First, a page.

The Notting Hill Race Riots, 1958

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55 years ago, from 29th August – early September, the streets of London witnessed what Pathé News at the time rightly labelled a “shameful episode”. More than three hundred people suddenly attacked West Indian immigrants living on Bramley Road in Notting Hill, London.

British Pathé produced a short newsreel on the attacks. The film has a very different tone to the sort of news broadcasts one would see on television today, at least in Britain. It is an angry denunciation of the riots, containing a particularly powerful commentary which is worth repeating in full:

Something new and ugly raises its head in Britain. In Notting Hill Gate, only a mile or two from London’s West End – racial violence. An angry crowd of youths chases a negro into a green grocer shop while police reinforcements are called up to check the riot, one of many that have broken out here in a few days. The injured victim, a Jamaican, is taken to safety. But the police have not been able to reach all the trouble spots so promptly and the quietest street may flare up at any moment. The most disturbing feature of the riots is the suspicion that not all the troublemakers are locals, for some of the gangs who break windows or throw bottles or burning torches have arrived by car. Opinions differ about Britain’s racial problems. But the mentality which tries to solve them with coshes and broken railings has no place in the British way of life. This violence is evil and the law and public opinion must stamp it out.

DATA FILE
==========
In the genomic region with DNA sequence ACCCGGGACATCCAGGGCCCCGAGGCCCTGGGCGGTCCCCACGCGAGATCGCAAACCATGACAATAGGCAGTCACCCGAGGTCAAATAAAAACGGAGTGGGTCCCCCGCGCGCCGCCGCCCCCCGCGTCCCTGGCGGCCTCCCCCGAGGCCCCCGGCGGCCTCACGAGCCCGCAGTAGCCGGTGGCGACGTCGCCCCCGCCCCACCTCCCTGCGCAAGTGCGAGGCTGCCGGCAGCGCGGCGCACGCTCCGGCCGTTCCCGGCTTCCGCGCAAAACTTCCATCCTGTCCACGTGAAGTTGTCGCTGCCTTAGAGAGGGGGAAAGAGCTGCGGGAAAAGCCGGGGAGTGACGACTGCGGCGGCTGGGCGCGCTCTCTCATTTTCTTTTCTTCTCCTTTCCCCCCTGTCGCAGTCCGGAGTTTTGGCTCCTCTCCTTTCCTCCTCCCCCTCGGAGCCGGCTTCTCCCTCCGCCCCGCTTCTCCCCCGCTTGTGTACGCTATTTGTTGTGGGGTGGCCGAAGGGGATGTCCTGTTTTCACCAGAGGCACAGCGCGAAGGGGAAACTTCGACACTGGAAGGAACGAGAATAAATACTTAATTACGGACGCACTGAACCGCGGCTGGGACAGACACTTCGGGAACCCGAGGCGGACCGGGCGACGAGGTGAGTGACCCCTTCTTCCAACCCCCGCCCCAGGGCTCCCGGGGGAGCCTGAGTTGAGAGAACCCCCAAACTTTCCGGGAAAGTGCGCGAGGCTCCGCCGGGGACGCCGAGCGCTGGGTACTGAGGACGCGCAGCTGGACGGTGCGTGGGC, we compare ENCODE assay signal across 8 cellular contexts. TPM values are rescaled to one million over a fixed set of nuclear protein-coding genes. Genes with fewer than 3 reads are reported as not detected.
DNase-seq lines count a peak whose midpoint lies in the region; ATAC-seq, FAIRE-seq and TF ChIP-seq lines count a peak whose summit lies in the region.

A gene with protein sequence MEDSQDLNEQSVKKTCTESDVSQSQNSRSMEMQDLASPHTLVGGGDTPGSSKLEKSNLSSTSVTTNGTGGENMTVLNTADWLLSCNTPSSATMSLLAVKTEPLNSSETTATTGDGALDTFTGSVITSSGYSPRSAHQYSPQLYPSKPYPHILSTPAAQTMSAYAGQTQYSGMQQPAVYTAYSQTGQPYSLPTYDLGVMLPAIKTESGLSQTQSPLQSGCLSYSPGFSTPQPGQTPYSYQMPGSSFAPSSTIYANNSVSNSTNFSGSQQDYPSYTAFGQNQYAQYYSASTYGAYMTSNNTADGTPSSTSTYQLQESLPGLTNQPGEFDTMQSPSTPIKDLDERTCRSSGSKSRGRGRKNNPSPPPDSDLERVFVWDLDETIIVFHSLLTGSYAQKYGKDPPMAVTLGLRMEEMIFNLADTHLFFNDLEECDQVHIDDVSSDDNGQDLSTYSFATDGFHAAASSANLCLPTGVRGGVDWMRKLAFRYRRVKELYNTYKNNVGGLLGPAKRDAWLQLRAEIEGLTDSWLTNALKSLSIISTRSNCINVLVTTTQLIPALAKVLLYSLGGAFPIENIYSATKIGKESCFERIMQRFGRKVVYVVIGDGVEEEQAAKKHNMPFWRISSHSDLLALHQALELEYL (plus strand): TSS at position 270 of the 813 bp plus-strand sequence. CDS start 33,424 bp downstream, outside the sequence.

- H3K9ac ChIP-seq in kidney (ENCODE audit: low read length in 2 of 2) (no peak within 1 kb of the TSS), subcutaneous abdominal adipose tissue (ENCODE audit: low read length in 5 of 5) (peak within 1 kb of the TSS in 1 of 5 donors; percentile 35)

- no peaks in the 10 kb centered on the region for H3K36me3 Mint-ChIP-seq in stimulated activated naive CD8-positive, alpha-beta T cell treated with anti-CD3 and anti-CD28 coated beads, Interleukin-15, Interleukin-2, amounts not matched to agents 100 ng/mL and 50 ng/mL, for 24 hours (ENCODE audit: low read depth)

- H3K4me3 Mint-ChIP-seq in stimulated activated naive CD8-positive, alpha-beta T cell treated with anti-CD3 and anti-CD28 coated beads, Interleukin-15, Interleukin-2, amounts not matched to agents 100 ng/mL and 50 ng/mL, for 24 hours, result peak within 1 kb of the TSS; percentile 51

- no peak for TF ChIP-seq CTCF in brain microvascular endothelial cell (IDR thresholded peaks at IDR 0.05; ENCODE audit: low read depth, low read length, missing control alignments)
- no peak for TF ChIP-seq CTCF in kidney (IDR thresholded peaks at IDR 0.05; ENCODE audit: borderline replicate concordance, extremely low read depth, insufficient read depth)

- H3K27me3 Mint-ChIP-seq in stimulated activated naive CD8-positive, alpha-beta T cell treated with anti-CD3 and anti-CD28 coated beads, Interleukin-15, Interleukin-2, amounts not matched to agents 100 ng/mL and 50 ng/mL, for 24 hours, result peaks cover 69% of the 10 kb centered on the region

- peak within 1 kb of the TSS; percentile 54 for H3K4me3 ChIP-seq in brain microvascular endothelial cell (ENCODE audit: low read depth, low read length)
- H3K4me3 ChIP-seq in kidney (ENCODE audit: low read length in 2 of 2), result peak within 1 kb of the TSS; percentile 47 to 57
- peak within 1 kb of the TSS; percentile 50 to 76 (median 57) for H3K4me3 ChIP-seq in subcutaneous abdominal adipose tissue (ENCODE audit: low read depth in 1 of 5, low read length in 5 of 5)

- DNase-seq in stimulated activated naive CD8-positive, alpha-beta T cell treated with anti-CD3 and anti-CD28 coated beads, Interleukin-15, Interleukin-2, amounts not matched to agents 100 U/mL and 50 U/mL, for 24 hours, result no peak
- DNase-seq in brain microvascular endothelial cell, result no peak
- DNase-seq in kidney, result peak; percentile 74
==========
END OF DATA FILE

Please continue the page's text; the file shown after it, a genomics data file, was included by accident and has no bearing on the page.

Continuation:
The 1958 newsreel can be viewed online here.

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Barack Obama’s Inaugural Address

Barack Obama took the oath of office for his second term as President of the United States yesterday in Washington D.C. His speech at the event emphasised the need to engage peacefully with the rest of the world and for the American people to unite in solving the problems of today. The issues highlighted were gender inequality, the gap between rich and poor, healthcare, global warming and immigration. One topic the newspapers have been focussing on, though, is gay rights, for Obama became the first president in history to touch on the issue in an inaugural address (Obama listed Stonewall alongside Seneca Falls and Selma). The full speech, courtesy of The New York Times’ YouTube channel, can be viewed below:

The British Pathé archive contains coverage of a great many previous inaugurations, not only of American Presidents, but of those from other countries as well. For the United States, the earliest appears to be of William G. Harding in 1921 and the most recent to be of President Nixon in 1969. The inaugurations in between can be viewed via this link.

The inauguration of Calvin Coolidge, 30th President of the United States. Click the still to view the film.
The inauguration of Calvin Coolidge, 30th President of the United States. Click the still to view the film.
Harry Truman takes the oath. Click the still to view the film.
Harry Truman takes the oath. Click the still to view the film.

View British Pathé’s collection of US Presidential Inaugurations here.